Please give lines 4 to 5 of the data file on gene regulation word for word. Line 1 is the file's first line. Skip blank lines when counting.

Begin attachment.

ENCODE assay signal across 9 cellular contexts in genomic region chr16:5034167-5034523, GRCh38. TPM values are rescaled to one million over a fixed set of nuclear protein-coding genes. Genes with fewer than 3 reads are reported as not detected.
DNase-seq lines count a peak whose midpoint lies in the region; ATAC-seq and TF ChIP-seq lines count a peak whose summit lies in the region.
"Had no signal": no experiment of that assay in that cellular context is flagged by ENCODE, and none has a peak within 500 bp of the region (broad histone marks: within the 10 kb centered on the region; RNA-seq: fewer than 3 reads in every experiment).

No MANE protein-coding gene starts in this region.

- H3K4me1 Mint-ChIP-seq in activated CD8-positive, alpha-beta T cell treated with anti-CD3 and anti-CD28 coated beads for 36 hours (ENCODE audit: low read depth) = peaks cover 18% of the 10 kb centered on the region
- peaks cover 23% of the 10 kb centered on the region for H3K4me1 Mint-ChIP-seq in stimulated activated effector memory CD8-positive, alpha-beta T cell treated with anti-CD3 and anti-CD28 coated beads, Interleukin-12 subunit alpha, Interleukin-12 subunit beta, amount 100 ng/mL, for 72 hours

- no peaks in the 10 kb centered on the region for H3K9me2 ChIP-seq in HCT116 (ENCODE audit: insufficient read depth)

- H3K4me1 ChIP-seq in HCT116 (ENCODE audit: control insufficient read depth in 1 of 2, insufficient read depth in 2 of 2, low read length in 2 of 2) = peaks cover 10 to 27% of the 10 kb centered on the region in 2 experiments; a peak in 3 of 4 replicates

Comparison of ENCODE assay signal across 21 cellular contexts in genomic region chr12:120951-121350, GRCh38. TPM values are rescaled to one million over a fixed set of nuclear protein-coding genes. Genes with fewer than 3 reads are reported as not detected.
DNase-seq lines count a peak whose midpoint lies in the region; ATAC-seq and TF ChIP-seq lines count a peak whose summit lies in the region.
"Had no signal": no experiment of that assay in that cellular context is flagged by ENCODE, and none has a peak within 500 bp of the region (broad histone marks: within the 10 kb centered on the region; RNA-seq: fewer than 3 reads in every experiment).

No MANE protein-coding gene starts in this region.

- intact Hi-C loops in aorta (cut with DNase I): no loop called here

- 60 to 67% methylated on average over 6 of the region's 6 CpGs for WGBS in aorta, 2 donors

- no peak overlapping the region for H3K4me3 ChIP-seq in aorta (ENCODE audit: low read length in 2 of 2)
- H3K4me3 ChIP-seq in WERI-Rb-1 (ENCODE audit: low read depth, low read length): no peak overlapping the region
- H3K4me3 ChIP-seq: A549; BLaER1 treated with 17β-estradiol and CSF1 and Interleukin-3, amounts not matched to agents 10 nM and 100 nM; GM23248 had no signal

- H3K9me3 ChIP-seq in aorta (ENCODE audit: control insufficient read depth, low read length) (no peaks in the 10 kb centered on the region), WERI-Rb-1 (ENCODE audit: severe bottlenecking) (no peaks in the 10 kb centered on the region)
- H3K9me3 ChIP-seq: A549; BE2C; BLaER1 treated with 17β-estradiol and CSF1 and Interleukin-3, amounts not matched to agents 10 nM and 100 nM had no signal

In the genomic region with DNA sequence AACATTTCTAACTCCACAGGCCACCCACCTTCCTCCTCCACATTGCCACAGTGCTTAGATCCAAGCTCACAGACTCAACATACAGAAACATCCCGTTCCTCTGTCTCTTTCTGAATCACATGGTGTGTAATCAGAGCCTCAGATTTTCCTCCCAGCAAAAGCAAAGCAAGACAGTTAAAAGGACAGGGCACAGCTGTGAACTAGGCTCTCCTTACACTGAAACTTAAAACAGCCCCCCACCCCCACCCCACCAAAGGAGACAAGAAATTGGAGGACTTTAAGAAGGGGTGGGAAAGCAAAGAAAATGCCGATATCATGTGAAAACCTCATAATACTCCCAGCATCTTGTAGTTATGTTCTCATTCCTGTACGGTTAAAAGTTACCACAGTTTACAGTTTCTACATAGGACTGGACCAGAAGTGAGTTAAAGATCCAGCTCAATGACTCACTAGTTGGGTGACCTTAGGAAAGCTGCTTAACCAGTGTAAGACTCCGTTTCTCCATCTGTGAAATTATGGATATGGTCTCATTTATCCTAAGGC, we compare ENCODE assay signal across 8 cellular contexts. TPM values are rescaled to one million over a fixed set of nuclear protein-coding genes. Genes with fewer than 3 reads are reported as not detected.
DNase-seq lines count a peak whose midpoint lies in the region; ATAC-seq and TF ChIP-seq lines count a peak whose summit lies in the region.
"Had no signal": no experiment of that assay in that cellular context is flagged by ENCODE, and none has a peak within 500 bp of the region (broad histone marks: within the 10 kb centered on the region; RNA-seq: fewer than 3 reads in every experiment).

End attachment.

No MANE protein-coding gene starts in this region.

- H3K4me1 Mint-ChIP-seq in activated CD8-positive, alpha-beta T cell treated with anti-CD3 and anti-CD28 coated beads for 36 hours (ENCODE audit: low read depth) = peaks cover 18% of the 10 kb centered on the region